Are you inflammation aging? Power of prebiotic dietary fibres & gut microbiome to keep the gold in your golden years

Aging is a natural process that everyone has to deal with, however, in today’s modern world, we are dealing with a phenomenon “inflammaging” – where chronic inflammation in the body causes premature aging and several diseases associated with the process of aging. But don’t worry feeding your gut microbiome with prebiotic dietary fibres is the key to keeping the gold in the golden years.

What is Inflammaging?

“Inflammaging” is a word that combines “inflammation” and “aging” and highlights the strong association between chronic inflammation and aging. Inflammaging is a chronic low-grade inflammation that develops with advanced age and is believed to hasten the process of biological aging and worsen many age-related diseases.

While inflammation is a natural and essential response to protect against pathogens and infections and from any harmful stimuli, prolonged inflammation (chronic inflammatory state) can be damaging.

Inflammaging is the result of certain modern day lifestyle factors, including physical inactivity, Western diet, poor sleep quality, stress, and exposure to toxins. To a certain extent, some of these factors can’t be avoided, like the toxins in the air we breathe, however, many of them are within our control, such as the food we consume and the way we manage stress.

As we age, our immune system begins to fail in four fundamental ways –

  • The immune system becomes slower to respond, thus increasing risk of getting sick.
  • It can become negligent, where its ability to detect and correct cell defects also declines thus, allowing abnormal cells — either infectious agents or cancer cells — to grow unchecked.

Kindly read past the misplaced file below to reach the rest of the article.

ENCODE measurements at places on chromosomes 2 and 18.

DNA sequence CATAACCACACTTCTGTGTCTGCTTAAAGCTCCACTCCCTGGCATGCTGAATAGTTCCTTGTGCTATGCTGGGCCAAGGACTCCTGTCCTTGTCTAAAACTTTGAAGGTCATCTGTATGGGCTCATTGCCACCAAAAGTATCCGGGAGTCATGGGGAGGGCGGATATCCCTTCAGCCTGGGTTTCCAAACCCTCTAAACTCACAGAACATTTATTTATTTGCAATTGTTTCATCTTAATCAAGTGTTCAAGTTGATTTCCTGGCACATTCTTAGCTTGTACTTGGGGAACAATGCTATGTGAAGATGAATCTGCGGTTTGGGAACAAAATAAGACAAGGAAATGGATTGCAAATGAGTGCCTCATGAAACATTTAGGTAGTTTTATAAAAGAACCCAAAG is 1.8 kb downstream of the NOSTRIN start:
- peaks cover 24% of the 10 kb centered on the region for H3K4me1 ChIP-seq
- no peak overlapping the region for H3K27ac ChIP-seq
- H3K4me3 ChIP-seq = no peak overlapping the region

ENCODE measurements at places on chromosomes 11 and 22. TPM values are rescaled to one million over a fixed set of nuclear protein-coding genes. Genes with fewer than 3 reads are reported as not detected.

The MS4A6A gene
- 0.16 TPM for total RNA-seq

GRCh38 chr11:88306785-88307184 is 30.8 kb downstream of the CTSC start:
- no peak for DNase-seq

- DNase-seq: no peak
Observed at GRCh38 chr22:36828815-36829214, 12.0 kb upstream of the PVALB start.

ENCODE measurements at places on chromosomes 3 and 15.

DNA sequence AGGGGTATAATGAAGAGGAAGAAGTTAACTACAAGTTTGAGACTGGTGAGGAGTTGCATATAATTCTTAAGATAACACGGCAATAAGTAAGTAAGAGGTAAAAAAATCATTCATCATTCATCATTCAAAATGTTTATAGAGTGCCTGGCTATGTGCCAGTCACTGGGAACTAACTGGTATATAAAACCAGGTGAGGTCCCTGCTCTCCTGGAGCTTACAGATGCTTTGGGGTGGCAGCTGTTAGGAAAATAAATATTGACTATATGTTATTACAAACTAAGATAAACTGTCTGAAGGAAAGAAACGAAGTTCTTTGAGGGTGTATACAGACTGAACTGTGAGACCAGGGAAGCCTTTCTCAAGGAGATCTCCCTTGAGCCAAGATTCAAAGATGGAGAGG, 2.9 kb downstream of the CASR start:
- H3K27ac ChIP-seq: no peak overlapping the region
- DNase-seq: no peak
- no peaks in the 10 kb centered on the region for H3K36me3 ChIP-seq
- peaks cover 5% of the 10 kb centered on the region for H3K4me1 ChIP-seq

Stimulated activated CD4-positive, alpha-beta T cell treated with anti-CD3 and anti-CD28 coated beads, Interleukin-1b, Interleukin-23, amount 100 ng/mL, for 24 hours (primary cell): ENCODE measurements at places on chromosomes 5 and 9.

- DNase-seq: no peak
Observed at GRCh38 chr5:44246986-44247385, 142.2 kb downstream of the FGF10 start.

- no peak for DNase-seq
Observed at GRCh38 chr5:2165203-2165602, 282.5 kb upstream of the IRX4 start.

•  Our body may heal more slowly as there are fewer immune cells in the body to promote healing. Or,
  • It can become overzealous, turning on the body and attacking normal tissues, as occurs in autoimmune diseases. Many forms of arthritis, connective tissue diseases, and allergies are autoimmune diseases.

When the body is undergoing chronic inflammation, we’re exposing it to premature aging and diseases like Alzheimer’s, Parkinson’s, multiple sclerosis, atherosclerosis, heart disease, type-II diabetes, osteoporosis, and several other diseases.

While the concept and study of inflammaging remains in its infancy, the premise has likely never been more universally applicable than during the COVID-19 pandemic. We have witnessed how COVID-19 has disproportionately affected older people with substantially severe disease outcomes. Diminished immune response due to inflammaging is also known to predispose older adults to infections and flu-related complications. Thus, compared with younger people, the elderly are far more likely to contract infectious diseases.

Experts searching for causes of inflammaging describe multiple potential mechanisms. Among several other factors associated with the development of inflammaging, including inflammasome activation, increase of cells with senescence-associated secretory phenotype (SASP), accumulation of reactive oxygen species and functional decline in autophagy and Mitophagy, gut microbial dysbiosis has also gained a lot of research attention given its close association with chronic inflammation.

Gut microbiome and inflammation

An increasing number of scientific studies suggest a close association of inflammaging with changes to the gut microbiome, the communities of microbes that live in the gut and perform a variety of functions. The microbiome changes in response to variety of stimuli, such as diet, lifestyle, infection, immune response activation etc. The composition of the gut microbiome differs significantly between young and aged individuals.